India Cox, Nicola Doody, Stephen Hannah
University Hospital Wishaw, Wishaw, United Kingdom
Introduction: Demand for total shoulder arthroplasty (TSA) is increasing. Performing this as a day-case procedure has the potential to increase capacity. In the USA, 34.6% of all TSAs are day-case, but it is less common in the UK. We set out to establish whether day-case TSA is safe and efficient.
Methods: We performed a literature review, searching PubMed to identify all relevant literature on day-case TSA, and collating evidence regarding clinical outcomes, cost, and service development.
We then conducted a retrospective audit of all TSA patients in our centre over five years, looking at co-morbidities, length of stay (LOS), analgesia use, haemoglobin drop, acute kidney injury (AKI) and urinary retention.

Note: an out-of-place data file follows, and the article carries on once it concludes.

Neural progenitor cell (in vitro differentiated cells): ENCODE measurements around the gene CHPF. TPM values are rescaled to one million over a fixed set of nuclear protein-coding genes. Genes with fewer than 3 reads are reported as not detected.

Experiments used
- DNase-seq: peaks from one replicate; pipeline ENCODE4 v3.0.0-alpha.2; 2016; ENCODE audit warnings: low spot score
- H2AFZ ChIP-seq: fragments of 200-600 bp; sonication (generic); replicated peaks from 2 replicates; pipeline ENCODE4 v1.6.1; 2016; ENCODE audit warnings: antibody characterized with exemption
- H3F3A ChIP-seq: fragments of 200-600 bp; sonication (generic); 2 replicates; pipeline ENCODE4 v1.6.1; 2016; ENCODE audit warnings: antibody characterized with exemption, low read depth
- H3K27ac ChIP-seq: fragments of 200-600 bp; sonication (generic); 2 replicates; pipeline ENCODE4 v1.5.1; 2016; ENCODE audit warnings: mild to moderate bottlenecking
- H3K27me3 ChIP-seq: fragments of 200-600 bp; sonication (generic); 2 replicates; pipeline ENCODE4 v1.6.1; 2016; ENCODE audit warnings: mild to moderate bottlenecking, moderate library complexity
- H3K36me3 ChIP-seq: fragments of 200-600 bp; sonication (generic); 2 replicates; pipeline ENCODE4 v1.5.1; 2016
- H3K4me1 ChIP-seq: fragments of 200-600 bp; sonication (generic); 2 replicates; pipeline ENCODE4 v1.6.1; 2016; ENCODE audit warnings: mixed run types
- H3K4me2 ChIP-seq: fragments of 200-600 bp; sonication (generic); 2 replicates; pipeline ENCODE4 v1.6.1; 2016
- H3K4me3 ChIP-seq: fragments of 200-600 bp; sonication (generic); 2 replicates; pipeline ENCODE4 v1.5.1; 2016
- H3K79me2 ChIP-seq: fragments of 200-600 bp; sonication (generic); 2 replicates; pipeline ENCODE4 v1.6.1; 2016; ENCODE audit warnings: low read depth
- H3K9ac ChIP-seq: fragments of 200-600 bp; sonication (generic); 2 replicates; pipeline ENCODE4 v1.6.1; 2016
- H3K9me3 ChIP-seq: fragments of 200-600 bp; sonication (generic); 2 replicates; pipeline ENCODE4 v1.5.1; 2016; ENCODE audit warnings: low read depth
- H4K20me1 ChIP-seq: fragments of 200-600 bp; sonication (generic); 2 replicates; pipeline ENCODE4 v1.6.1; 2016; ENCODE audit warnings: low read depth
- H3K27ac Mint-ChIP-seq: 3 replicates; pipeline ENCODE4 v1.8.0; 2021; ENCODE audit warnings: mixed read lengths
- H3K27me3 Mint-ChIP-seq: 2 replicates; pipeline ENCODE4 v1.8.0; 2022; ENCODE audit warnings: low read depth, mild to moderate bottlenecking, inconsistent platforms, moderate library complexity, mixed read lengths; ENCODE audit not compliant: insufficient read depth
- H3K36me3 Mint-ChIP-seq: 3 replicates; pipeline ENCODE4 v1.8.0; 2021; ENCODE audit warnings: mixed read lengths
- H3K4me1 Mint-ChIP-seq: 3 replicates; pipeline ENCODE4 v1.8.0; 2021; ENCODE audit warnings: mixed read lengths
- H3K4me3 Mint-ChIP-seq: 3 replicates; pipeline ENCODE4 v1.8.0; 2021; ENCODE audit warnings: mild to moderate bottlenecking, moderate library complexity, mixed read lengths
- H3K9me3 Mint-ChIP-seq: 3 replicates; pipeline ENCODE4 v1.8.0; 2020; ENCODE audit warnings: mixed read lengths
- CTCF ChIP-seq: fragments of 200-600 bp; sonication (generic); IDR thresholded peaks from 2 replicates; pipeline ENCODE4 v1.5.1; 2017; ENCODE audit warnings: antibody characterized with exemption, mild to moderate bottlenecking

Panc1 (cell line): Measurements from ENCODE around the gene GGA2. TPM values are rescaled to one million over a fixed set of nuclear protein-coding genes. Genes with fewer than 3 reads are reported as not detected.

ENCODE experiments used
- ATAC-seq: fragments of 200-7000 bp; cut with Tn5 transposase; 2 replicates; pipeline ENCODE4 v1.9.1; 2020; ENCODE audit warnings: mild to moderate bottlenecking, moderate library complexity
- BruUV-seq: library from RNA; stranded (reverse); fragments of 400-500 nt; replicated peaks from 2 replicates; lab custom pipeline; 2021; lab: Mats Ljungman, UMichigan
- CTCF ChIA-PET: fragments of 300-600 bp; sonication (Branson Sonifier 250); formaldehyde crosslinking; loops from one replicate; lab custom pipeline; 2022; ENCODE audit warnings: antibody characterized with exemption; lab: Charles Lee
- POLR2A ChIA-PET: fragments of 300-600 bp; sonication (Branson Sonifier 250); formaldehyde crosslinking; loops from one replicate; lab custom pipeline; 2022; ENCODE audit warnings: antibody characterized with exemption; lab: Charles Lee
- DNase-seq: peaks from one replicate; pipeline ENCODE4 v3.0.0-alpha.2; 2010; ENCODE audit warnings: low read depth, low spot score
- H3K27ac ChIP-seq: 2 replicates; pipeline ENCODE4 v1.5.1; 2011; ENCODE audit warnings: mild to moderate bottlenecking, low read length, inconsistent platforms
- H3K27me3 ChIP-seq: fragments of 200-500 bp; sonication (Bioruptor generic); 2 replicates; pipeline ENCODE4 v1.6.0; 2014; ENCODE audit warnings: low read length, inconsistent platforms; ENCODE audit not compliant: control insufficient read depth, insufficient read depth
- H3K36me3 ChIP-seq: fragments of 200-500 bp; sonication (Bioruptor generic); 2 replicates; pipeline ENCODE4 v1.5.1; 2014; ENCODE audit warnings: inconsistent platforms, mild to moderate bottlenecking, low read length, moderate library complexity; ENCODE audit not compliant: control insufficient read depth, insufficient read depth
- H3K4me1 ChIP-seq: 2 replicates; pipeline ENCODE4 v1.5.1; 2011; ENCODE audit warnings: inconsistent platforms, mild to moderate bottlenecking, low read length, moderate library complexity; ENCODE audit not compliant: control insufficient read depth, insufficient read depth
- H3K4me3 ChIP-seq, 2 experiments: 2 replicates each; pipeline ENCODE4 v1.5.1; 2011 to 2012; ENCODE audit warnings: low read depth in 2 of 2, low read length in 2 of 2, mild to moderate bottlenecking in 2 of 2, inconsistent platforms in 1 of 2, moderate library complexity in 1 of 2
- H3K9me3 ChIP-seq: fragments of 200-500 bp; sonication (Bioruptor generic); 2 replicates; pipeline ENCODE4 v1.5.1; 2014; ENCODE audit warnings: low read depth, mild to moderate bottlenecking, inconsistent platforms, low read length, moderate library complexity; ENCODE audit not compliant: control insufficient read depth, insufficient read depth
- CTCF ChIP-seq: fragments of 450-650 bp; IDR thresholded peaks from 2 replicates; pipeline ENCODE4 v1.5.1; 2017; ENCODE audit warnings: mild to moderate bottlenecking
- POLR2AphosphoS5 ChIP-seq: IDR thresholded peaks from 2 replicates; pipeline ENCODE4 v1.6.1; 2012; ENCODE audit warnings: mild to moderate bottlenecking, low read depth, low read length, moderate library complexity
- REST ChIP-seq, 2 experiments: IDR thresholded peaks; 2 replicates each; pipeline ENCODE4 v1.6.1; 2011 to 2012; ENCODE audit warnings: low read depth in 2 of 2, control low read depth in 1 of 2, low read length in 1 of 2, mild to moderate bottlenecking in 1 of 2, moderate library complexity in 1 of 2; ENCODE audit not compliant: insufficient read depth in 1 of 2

Results: 49 articles were identified, almost all from the USA and published in the last five years. Analysis suggested day-case TSA has low complication and readmission rates, and high patient satisfaction. Postoperative pain may hinder same-day discharge in some patients. There are significant cost benefits.
63 patients underwent elective TSA 2015-2020 in our centre. Median LOS was two days (IQR 3) with no association between comorbidities and LOS. No patients required transfusion; 6% (n=4) developed a mild AKI; 3% (n=2) required catheterisation.
Conclusion: Evidence suggests day case TSA is safe and cost-effective for appropriately-selected patients. The vast majority of data comes from the USA; further work may need to be done in the UK to establish the benefits to the NHS. Our retrospective cohort had a low incidence of complications which supports the conclusion that same-day discharge is safe.